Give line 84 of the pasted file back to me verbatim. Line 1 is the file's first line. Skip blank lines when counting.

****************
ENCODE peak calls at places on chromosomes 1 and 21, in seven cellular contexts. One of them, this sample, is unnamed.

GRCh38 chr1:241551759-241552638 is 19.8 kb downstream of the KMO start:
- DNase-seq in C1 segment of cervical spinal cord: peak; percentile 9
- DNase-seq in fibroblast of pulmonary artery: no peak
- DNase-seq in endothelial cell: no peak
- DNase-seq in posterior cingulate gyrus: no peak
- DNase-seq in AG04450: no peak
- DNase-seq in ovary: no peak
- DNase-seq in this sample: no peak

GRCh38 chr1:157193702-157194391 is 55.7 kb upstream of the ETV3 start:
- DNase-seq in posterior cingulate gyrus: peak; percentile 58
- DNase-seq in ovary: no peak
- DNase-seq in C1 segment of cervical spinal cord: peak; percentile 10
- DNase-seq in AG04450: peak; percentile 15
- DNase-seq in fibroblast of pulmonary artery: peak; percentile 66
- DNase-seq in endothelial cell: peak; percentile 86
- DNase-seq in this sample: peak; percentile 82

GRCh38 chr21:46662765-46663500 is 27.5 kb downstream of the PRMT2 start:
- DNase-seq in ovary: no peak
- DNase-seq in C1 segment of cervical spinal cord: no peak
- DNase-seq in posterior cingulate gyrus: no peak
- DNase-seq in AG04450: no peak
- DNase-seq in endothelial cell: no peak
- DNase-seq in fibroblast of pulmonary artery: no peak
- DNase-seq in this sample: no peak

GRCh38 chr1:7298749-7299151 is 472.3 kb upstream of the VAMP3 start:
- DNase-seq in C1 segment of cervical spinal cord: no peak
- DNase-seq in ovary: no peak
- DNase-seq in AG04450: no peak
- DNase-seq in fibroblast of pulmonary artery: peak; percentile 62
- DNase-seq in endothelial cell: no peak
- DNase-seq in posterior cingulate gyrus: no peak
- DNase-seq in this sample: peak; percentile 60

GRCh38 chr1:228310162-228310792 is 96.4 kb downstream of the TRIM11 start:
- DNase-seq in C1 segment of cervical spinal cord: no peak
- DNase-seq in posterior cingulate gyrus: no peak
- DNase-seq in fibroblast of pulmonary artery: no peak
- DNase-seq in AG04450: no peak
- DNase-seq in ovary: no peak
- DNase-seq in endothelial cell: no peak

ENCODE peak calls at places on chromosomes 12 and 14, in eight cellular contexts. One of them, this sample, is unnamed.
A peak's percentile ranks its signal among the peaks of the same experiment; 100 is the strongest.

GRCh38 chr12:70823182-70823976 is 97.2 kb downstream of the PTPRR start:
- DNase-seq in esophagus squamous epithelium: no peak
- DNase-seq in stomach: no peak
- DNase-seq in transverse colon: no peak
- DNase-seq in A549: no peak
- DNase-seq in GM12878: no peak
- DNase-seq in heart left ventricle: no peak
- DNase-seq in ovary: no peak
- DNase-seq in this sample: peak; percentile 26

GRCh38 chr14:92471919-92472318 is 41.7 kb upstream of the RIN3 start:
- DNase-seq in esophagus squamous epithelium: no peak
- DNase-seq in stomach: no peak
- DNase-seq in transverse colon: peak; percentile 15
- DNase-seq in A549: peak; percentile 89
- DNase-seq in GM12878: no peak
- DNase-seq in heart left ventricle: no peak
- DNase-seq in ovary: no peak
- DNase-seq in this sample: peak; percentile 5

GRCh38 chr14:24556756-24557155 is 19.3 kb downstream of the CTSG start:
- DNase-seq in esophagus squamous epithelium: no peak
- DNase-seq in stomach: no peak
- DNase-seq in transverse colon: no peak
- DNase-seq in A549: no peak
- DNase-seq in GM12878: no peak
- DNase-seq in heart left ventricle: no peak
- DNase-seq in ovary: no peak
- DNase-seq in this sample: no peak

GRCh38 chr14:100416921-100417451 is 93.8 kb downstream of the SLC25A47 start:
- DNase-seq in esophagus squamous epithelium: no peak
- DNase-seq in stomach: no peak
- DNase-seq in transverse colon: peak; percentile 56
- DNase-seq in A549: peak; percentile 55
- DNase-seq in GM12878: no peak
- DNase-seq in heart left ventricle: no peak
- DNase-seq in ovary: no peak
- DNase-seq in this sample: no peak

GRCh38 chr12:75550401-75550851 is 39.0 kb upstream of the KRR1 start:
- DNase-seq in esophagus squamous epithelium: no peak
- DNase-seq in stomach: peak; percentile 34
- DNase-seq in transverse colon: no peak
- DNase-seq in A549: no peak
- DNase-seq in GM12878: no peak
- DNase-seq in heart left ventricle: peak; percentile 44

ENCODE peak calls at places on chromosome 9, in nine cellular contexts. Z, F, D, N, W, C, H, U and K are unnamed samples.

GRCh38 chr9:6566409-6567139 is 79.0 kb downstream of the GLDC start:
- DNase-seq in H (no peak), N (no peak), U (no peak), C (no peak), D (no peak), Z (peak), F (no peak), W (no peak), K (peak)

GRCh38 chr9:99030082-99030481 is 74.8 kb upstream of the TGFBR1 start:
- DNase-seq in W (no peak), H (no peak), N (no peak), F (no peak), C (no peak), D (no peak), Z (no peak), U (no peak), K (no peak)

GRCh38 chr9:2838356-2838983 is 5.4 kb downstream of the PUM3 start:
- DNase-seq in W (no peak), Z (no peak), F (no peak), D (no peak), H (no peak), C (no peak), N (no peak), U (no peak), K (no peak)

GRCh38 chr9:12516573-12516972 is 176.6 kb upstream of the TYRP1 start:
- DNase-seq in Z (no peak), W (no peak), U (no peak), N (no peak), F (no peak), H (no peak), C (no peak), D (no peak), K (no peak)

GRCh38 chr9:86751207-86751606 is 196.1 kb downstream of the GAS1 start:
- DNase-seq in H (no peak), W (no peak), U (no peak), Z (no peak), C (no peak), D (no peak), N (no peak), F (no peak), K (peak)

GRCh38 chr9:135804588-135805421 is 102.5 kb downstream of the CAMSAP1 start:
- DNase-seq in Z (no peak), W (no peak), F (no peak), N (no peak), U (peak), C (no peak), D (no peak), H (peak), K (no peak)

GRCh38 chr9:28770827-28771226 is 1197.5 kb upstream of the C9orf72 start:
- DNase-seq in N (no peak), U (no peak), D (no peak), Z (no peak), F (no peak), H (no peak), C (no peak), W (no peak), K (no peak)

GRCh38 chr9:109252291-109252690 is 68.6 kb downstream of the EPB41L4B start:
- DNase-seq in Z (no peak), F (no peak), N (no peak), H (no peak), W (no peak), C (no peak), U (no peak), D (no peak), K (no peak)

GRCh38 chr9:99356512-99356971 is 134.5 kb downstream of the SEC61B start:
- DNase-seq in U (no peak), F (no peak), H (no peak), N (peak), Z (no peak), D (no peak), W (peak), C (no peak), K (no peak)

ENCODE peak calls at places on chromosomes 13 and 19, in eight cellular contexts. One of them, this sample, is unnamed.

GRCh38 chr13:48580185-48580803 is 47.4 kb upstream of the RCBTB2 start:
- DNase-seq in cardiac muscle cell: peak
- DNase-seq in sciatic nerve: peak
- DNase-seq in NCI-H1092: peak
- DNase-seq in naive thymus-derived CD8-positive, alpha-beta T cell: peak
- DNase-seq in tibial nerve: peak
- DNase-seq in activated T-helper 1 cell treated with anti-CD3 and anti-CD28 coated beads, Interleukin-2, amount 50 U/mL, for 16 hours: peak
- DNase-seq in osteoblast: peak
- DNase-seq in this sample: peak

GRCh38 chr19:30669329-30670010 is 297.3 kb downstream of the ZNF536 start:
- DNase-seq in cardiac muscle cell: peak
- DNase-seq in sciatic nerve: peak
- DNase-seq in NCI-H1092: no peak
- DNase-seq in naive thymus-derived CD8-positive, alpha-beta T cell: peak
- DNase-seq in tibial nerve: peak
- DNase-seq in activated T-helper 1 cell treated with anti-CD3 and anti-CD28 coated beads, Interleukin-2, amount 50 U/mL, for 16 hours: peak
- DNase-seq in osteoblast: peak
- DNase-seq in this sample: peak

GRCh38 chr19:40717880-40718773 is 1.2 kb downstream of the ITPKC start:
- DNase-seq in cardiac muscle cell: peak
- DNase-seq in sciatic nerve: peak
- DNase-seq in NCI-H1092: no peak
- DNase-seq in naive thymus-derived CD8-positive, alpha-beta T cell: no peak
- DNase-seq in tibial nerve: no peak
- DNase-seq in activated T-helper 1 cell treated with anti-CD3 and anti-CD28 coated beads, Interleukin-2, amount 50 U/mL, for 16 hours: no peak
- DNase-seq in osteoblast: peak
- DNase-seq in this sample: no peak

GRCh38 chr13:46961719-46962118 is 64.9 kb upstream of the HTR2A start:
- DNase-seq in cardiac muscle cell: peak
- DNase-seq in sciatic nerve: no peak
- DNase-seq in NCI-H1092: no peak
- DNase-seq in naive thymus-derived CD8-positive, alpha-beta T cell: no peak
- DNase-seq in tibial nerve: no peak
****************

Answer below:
- DNase-seq in GM12878: no peak